While sophisticated monitoring systems were once limited to major intelligence agencies, rapid advances in technologies such as artificial intelligence, 5G networks and advanced biometrics have created a thriving commercial market and lowered the cost of entry for dictatorships and democracies alike, allowing the tools of mass surveillance — and censorship — to be used in entirely new capabilities with little oversight or accountability.
For example, in March, The Tyee reported that the RCMP had been “quietly” monitoring individuals’ activity on Facebook, Twitter, Instagram and other social media platforms for at least two years. The program, called “Project Wide Awake,” uses a social media monitoring service from a U.S.-based company that supplies software to defence and intelligence agencies. Until its existence was uncovered, the surveillance program operated largely in the dark, with few controls and a troubling lack of oversight to protect individual rights.
Similar programs exist in the U.S., and new ones are being put in place with relative frequency. Last year, the Department of Homeland Security (DHS) established a new program to monitor what people are saying about the agency. As part of that project, the government maintains a list of journalists and influencers whose activities they track on social media and other digital platforms, raising concerns about self-censorship and targeted suppression of dissent. The DHS has also come under fire recently for using information obtained from social media posts to subject religious and ethnic minorities to enhanced vetting and surveillance in airports and other checkpoints.
The situation is even worse in countries controlled by more repressive governments. In China, for instance, authorities were recently found to be using a secret system of advanced facial-recognition technology to track and control the Uighur Muslim minority population, in what is described as “the first known example of a government intentionally using artificial intelligence for racial profiling.” The facial-recognition technology is built into the country’s vast network of surveillance cameras and used to track the activities and movements of people identified as Uighur.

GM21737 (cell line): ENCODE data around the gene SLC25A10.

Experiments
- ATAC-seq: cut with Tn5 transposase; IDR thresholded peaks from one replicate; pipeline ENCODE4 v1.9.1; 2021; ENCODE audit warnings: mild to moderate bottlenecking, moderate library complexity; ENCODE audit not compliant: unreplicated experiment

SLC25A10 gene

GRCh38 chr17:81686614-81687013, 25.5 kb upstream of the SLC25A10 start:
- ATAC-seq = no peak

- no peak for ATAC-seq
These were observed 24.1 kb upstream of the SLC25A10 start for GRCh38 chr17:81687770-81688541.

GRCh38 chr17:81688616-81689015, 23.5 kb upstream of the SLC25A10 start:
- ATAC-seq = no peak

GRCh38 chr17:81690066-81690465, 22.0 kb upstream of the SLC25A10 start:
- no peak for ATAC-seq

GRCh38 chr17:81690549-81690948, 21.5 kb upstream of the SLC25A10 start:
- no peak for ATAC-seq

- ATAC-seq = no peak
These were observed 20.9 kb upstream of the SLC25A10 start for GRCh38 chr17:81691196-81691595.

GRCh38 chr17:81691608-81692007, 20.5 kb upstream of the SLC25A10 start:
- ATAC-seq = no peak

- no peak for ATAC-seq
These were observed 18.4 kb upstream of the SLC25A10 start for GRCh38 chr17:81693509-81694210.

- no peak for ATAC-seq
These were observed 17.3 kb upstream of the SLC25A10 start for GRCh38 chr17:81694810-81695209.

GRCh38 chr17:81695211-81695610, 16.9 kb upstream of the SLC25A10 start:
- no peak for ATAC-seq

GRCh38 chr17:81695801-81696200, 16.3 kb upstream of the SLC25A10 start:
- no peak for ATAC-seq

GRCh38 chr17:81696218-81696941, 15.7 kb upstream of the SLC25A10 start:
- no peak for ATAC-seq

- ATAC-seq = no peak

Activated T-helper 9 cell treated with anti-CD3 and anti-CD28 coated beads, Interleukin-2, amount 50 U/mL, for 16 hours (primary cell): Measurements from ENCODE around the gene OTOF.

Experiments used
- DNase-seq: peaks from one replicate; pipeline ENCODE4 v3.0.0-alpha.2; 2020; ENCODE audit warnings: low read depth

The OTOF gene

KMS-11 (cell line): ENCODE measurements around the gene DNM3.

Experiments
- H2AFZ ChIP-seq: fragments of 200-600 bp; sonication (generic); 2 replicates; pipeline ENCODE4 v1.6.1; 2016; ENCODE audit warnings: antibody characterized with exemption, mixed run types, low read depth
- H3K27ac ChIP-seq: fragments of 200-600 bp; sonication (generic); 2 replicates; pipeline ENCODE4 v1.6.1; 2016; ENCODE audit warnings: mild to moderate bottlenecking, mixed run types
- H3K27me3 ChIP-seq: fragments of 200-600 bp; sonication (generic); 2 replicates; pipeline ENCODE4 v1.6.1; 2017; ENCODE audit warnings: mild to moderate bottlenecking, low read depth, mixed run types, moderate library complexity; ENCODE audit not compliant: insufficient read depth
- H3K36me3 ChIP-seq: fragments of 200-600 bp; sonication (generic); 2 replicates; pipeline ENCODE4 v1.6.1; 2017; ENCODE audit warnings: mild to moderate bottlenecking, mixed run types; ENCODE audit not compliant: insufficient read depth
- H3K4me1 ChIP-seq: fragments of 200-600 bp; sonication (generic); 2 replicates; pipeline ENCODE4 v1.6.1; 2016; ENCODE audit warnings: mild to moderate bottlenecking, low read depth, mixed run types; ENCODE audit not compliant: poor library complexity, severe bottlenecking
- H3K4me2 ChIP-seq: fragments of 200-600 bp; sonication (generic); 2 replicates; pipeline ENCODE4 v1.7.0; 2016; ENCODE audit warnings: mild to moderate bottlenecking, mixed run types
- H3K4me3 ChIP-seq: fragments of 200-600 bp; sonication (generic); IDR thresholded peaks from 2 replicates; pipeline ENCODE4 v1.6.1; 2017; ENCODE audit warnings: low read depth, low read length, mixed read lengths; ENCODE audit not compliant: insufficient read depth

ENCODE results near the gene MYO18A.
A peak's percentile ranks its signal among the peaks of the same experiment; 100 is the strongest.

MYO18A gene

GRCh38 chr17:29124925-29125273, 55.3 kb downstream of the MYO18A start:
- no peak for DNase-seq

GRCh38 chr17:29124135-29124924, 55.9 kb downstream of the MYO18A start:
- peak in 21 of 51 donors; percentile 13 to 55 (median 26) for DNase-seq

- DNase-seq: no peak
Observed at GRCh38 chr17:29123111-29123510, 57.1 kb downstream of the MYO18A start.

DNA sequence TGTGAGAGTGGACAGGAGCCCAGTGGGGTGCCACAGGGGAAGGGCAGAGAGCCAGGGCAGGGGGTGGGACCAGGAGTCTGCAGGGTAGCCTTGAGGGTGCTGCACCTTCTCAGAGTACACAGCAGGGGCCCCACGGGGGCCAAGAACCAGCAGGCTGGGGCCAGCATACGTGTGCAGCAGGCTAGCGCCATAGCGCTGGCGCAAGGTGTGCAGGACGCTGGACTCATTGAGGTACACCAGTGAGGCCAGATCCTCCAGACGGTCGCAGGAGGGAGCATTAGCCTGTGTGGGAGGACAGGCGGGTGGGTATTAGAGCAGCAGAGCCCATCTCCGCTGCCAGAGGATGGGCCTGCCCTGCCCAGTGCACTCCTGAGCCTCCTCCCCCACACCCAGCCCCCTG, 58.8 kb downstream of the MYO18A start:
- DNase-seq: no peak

Kaye, who is recognized as one of the leading voices on human rights in the digital age, said many of the problems outlined in the Freedom House report are the result of weak regulation and limited accountability surrounding the public-private collaboration in the expanding surveillance industry,
“Social media, smart devices and a concentrated telecommunications industry have transformed everyone into easily surveilled and easily censored,” Kaye told National Observer.
In today’s digital environment, “governments can conduct ‘one-stop shopping’ when it comes to monitoring critics and dissenters — that one stop being the major social media companies, which have centralized what previously was a decentralized internet,” Kaye said.
The consequences of such vast and advanced social media surveillance are already evident: out of the 65 countries in the report, Freedom House documented arrests for political, social or religious speech in a record 47 countries. One of the cases highlighted in the report took place in Vietnam, where a human-rights activist and environmentalist was sentenced to 20 years in prison after a one-day trial, in part because of Facebook posts critical of the government.
In some instances, individuals were punished not even for their own social media activity, but for the activity of their online contacts. In March 2019, for example, a member of China’s persecuted Uighur Muslim minority was reportedly detained and interrogated for three days because someone on his WeChat contact list had “checked in” from a location setting in Mecca, Saudi Arabia.